Streetwise Professor

December 6, 2011


Filed under: Economics,Politics — The Professor @ 10:05 am

My colleague, economist and historian of Russia Paul Gregory, delivers a beatdown on former NYT editor Bill Keller for Keller’s attempt to define who is a real economist and who is a crank.  And I mean beatdown: make sure no children are present when you read it.

Keller’s views on economics are a pitch-perfect display of the insular Pauline-Kael-I-don’t-know-anybody-who-voted-for-Nixon worldview so characteristic of the Upper West Side.  Sadly, although Keller is not an economist and wouldn’t know good economics if it bit him where he sits (his head, apparently), he is joined in his narrowmindedness by Krugman and David Warsh, who have taken it upon themselves to read Hayek out of the respectable economics canon.   I can guarantee you, by the way, that Krugman has no prayer of being remembered and cited 40-75 years after the publication of his most important scholarly works, as Hayek is. Eat your heart out, Paul–teh Krugman, not Gregory.

The Keller-Krugman-Warsh effort to define respectable economics as “people who agree with Keller-Krugman-Warsh” is actually kind of pathetic and defensive.  It also brings to mind the frantic efforts of the climate clerisy to discredit and stifle contrary voices.  These efforts actually betray a rather acute insecurity.  An insecurity that is quite warranted, by the way, as Paul Gregory brutally points out.

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  1. No surprise from Krugman, of course. And as for Keller, who cares? But Warsh’s dismissive account is not so surprising either when I think back to my grad school profs who came from the Chicago School. Although they publicly praised Hayek for his politics and policy prescriptions, they privately dismissed his economics in unambiguously snotty terms. On a positive note, if you read Warsh to the end, he does give Hayek credit for the concept of “spontaneous order” and of markets as evolutionary mechanisms, both of which seem more consistent with how markets work than the physics-wannabe theory we learned in grad school.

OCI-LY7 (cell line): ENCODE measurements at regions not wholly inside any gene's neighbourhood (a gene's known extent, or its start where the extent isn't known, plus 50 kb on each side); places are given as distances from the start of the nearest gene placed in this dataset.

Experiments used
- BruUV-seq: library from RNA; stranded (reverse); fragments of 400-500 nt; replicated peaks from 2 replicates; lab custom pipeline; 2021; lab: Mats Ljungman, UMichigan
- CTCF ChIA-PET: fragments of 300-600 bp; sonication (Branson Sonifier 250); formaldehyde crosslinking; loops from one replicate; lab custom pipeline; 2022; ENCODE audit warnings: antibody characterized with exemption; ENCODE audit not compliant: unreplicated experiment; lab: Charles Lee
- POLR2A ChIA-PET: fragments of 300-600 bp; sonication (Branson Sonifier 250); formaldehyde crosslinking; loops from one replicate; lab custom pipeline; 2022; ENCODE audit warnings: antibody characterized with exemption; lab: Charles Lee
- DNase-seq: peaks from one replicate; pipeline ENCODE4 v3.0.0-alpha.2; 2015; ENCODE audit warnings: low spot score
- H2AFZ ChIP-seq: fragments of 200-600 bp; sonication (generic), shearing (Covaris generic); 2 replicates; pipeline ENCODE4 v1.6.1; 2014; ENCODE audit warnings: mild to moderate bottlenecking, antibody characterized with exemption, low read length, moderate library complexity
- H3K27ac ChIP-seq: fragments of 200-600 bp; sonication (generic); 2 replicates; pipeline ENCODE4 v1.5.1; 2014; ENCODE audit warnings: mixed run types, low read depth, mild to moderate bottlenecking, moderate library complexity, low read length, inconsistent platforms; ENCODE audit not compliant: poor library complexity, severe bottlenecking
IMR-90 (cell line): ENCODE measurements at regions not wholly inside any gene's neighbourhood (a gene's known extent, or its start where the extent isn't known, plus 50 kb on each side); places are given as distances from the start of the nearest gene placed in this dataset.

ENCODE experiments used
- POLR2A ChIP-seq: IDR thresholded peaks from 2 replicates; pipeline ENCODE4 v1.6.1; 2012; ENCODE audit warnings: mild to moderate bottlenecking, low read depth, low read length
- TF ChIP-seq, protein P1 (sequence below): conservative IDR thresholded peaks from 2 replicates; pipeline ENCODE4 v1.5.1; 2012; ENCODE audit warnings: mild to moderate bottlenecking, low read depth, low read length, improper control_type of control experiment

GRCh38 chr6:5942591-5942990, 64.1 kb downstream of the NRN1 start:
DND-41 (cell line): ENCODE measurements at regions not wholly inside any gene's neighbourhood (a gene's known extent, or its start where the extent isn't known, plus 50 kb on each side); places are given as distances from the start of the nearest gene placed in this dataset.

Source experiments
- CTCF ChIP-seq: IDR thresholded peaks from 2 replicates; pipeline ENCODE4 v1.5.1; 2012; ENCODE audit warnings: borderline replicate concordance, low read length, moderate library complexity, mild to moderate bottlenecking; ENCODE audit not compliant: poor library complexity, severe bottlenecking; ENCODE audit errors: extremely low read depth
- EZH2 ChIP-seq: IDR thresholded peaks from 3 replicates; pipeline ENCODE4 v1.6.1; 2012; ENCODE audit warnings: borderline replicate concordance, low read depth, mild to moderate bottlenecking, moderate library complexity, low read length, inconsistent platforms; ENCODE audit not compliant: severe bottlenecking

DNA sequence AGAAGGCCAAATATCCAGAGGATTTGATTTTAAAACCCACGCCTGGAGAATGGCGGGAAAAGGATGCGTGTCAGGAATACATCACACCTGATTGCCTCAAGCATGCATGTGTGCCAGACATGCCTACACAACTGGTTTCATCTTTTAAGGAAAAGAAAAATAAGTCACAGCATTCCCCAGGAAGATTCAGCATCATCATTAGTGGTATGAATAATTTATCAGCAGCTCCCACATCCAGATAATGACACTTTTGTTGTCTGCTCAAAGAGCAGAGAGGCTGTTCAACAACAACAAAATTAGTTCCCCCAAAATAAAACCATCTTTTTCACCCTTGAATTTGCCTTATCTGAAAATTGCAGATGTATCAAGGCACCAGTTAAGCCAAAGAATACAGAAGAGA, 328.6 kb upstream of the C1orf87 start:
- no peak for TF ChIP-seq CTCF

Comment by DrD — December 6, 2011 @ 12:07 pm

  2. No surprise that a genius like Keller can be influenced by the prominent ENRON Adviser Krugman(aka Mite lacks Height). To extend his already profound and too deep to comprehend for us peasants knowledge, I suggest he learn to define the follwoing:

    Stochastic Process.
    Feedback loop
    Theory of rational expectations.

    Once accomplished he will earn and be deserving of a Nobel prize, just like Obama. Of course to accept it he will have to climb off of Olympus and join us mortals down here in the sh*t, but his magnanimity and desire to inspire us with wisdom just might convince him to make this sacrifice.

    Comment by Sotos — December 6, 2011 @ 1:24 pm

  3. Couldn’t have said it better myself, Sotos. DrD–yes, the history of Hayek at Chicago is quite interesting. The commitment of Chicago Schoolers to equilibrium theorizing divided them from Hayek (and other Austrians). One exception is Sherwin Rosen (a member of my PhD committee, btw), who wrote and spoke favorably but critically about Austrian economics generally, and Hayek specifically. This is particularly interesting inasmuch as Sherwin was a true-blue Chicago guy who got his doctorate from Harvard, so one would think that would have given him a double inoculation from Hayek/Austrian economics. But Sherwin was a thoughtful and fair minded person. Sort of an anti-Krugman.

    The ProfessorComment by The Professor — December 6, 2011 @ 2:01 pm

  4. No falsifiable predictions, no experiments => no science.

    Comment by So? — December 7, 2011 @ 1:38 am

  5. Of course Craig, you are one of these, “academics from off-the-beaten-path colleges,”. It’s tough for those of use living on academic goat paths. But, we can harken back to those happy days at Chicago (or UCLA) or wherever we got our degrees. I wonder if Keller took economics from anyone as good as your professors at Chicago? Unlikely.

    Comment by David Hoopes — December 7, 2011 @ 8:43 pm

  6. P.S. Mario over at ThinkMarkets gives a very good reply to Krugman.

    Comment by David Hoopes — December 7, 2011 @ 8:44 pm

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